Proper objections to hearsay evidence can be the difference between winning and losing the case so it has significant importance. If somebody is making statements that are damaging to your case, you want to be able to cross-examine them to test the reliability of those statements and the trustworthiness of the person making them. You can’t do this unless that person is in court under oath. A lie can be debunked under cross-examination, but even an egregious lie is difficult to rebut with no opportunity to confront the liar. But sometimes, this isn’t as important.


Hearsay is subject to numerous exceptions. That is, in certain situations, a statement may be admissible even if it is technically hearsay. Some exceptions apply only when the declarant is not available to testify as a witness. However, the first set of exceptions below operate regardless of whether the declarant is available. Thus, for any statement that meets the requirements of these exceptions, a witness may testify to the statement, even when that witness is not the declarant and the declarant can be brought to court.

(1) Present sense impressions are statements that explain an event or condition. These statements are made while the declarant immediately perceives the event or condition, or immediately after. For example, a witness may properly testify to being a passenger in a vehicle and hearing the driver say “I’m driving way too fast right now” because this statement was made while the driver was perceiving the driving.

(2) An excited utterance is a statement relating to a startling event or condition, made while the declarant was under the stress of excitement that it caused. A witness screaming, “Oh my gosh, that car ran a red light!” directly after observing a car accident, is an example of an excited utterance. However, if that same witness makes this same statement five days later, then the statement was not made under the stress of excitement from the accident and is not an exited utterance.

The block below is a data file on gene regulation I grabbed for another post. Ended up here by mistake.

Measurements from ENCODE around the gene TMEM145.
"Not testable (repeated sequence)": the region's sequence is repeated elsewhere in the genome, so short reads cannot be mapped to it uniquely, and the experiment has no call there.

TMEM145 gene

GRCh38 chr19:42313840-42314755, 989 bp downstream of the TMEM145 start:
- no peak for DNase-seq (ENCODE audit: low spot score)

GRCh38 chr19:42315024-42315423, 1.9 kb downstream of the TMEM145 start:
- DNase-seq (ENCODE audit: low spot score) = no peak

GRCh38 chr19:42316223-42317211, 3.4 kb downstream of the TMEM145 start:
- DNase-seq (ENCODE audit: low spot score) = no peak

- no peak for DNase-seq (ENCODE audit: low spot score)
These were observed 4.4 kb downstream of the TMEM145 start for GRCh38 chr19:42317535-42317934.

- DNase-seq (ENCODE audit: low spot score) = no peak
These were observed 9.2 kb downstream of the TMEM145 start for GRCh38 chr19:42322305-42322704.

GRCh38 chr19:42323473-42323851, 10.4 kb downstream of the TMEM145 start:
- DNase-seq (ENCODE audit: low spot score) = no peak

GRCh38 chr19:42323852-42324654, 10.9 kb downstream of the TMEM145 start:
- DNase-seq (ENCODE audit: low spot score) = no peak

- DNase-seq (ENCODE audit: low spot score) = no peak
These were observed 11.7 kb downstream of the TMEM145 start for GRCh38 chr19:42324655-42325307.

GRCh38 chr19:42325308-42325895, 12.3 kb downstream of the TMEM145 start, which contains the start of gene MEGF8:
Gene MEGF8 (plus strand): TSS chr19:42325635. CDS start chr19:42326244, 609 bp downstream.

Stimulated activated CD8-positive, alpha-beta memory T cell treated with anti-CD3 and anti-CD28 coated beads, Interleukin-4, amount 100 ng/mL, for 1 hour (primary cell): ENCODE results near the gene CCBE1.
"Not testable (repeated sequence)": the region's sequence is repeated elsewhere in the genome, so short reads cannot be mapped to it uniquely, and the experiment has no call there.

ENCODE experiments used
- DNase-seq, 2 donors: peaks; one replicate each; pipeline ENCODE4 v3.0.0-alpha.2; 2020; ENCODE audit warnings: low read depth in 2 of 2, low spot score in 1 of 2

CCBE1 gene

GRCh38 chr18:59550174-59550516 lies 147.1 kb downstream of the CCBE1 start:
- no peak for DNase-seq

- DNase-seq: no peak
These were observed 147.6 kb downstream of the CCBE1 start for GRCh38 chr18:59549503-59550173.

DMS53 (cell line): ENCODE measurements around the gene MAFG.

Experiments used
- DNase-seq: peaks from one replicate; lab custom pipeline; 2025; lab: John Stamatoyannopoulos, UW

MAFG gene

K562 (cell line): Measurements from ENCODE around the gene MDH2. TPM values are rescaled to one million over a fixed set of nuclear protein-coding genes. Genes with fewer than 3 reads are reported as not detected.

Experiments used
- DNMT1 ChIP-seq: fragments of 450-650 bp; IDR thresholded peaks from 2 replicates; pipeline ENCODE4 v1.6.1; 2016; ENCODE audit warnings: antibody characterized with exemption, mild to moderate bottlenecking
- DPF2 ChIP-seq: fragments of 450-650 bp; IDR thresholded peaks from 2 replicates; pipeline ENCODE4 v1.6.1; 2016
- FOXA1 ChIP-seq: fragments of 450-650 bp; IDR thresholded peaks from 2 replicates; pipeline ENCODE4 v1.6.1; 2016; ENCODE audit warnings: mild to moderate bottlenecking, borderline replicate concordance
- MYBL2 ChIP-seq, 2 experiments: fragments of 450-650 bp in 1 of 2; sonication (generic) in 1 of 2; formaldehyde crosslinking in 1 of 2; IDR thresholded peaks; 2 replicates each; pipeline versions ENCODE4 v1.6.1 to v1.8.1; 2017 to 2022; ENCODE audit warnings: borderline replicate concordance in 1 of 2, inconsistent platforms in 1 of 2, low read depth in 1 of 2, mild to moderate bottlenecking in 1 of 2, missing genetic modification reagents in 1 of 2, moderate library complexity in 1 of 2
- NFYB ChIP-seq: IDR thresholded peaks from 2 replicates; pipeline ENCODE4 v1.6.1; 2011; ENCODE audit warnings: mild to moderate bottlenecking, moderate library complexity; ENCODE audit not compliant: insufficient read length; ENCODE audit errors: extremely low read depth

(3) A statement of then-existing mental, emotional, or physical condition expresses the declarant’s then-existing state of mind. The statement may express motive, intent, plan, emotion, sensory perception or physical condition. This exception does not apply to a statement expressing a memory or belief. Just like the present sense impression and excited utterance exceptions, a statement of then-existing mental, emotional or physical condition must be made close in time to the related event or condition. A statement such as, “I am scared,” expresses a state of mind. The statement, “I remember being scared when the dog approached me,” expresses a memory that, if testified to by someone other than the declarant, would not fall within this exception.

(4) The exception made for records of a regularly conducted activity is commonly referred to as the “business records exception.” This exception is used to admit written statements of an act, event, condition, opinion or diagnosis. The record must be made and kept as part of the regularly conducted activity of a business, or organization.